Responding to that point, Ayaya sees the response of the majority when minorities speak up as a tendency to show understanding but to distance itself in a “please do what you want but don’t get involved with us” kind of way, and thinks some people recognize diversity in the form of the isolation of minorities. “This is a problem for us,” she says. “Rather than that, I want the majority to imagine and know what is happening within someone as a minority, even the nature of our distress and suffering. Only then will those in the majority realize our closeness to themselves, and our commonalities as people, and not think of us as distant, strange people. This is what I would like to happen.”
However, Ogiue said there was also a danger that the vague logic of “we’re all wonderful because we’re all different” could instead render all individuality and special characteristics null and void. In other words, the majority can come back and say “I am a unique individual as well so why do I have to treat you in a special way even though we are all unique individuals?”
Ayaya’s response was to point out that “whether LGBT or people with disabilities, they have a history of being minority groups. I think it’s important to recognize both the diversity of various minority groups like these, and the diversity of individuals in a balanced way.”
To this Ogiue responded: “The fact that people can say “we’re all wonderful because we’re all different” without changing anything already shows a privileged and exclusive attitude. For instance, when the condition of the roads becomes an issue, they say everyone is free to use roads as they are, and that people in wheelchairs can also make free use of the road. But they can’t because of the steps. The fact is that we have traditionally made roads that make walking easy for able-bodied people in particular, so taking the attitude that the situation is fair amounts to tolerating existing discriminations.”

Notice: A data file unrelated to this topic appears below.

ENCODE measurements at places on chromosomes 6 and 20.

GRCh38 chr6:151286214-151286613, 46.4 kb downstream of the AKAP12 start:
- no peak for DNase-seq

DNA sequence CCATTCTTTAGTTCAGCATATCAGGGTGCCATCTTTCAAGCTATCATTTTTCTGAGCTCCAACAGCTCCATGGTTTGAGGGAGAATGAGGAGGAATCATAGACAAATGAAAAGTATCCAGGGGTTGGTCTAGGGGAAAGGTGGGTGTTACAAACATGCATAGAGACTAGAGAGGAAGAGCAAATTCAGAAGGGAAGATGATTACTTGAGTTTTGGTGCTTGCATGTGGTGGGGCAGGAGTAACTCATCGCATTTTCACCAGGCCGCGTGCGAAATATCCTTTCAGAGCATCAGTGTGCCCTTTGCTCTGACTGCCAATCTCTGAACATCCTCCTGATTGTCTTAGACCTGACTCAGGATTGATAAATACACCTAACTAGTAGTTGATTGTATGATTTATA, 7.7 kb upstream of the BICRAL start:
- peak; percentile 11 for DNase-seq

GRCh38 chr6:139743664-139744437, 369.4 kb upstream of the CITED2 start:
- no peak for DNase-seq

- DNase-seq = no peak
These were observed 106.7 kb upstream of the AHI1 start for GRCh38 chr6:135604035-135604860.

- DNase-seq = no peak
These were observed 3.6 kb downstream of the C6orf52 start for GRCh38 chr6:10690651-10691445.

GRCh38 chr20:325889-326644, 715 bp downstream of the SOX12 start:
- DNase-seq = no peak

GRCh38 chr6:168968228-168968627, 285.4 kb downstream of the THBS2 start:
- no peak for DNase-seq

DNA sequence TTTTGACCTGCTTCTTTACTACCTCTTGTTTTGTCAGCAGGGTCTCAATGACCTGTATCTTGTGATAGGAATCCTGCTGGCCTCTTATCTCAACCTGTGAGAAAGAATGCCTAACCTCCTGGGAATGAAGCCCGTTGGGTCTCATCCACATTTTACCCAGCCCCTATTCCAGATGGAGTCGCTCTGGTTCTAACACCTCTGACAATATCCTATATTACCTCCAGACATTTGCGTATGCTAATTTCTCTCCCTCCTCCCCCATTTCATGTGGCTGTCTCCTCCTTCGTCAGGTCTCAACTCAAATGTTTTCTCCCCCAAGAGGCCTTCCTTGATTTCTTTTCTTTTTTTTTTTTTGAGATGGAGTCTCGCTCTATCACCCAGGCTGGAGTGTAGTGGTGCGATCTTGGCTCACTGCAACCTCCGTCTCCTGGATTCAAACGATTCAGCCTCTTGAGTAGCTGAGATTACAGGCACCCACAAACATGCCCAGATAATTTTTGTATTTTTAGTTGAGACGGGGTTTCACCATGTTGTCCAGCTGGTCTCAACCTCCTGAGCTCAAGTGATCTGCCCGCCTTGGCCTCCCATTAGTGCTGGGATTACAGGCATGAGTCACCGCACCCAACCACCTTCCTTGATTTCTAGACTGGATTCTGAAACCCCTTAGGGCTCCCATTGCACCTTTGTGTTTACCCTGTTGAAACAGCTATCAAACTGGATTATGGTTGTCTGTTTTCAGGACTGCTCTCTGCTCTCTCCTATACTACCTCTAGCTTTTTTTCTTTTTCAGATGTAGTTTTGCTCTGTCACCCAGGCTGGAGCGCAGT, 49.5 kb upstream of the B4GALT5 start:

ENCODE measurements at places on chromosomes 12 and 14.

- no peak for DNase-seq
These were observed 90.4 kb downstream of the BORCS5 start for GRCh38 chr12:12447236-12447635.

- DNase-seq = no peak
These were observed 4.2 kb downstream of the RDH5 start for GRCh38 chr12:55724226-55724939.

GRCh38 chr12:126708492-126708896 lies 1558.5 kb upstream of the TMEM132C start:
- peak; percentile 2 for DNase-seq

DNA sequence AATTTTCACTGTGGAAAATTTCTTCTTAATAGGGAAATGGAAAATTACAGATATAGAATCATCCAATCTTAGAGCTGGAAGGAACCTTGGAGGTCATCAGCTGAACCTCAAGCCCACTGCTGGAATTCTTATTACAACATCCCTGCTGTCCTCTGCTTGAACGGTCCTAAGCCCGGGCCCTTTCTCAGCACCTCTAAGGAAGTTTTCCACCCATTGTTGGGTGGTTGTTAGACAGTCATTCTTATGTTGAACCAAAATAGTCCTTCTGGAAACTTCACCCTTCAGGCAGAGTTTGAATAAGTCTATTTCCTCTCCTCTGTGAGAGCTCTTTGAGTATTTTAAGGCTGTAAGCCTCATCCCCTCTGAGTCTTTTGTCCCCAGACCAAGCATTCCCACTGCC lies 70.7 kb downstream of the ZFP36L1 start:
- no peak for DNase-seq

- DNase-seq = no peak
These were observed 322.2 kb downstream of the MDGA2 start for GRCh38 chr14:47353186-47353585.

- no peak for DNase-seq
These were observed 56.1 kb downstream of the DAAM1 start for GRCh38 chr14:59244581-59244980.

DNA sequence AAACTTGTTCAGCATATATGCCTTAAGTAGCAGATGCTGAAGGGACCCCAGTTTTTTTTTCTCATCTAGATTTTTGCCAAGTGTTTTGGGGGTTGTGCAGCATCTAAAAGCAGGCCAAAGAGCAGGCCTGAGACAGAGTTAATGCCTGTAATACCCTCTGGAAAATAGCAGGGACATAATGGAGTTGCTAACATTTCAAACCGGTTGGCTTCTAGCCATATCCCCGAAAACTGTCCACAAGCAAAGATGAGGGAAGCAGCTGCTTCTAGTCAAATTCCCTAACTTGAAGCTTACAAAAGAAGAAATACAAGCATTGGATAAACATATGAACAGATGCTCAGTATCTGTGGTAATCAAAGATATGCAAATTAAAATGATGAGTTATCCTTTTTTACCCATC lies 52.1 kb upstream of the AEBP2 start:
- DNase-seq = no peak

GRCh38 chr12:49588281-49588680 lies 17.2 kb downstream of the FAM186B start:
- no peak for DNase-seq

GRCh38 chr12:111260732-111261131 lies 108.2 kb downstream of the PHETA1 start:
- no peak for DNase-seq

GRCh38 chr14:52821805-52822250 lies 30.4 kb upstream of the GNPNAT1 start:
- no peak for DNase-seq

Reflecting on something Hibino said, Ogiue pointed out: “If you convey something to the masses (the majority) without specific targets, you end up relying on its norms. When that happens, it’s easy for stereotypes and prejudice to get in, and something is going to spill over. When the majority says something “as they see it” without any consideration, in fact it may just be repeating conventional conceptions installed in society. To change that, we have to think about what kind of communication the person in front of us uses, what kind of background they have, ask the same questions of ourselves, etc., instead of looking to pervading ideas. ” He added, “Every form of expression and social movement has its own history and circumstances, and uses a chosen form of communication as a necessity. But there are some people in the world who haven’t had contact with these unique circumstances and who have not had the opportunity to learn. There is a need for criticism, artistic expression, and social movements that serve as a bridge for people like this, I think.”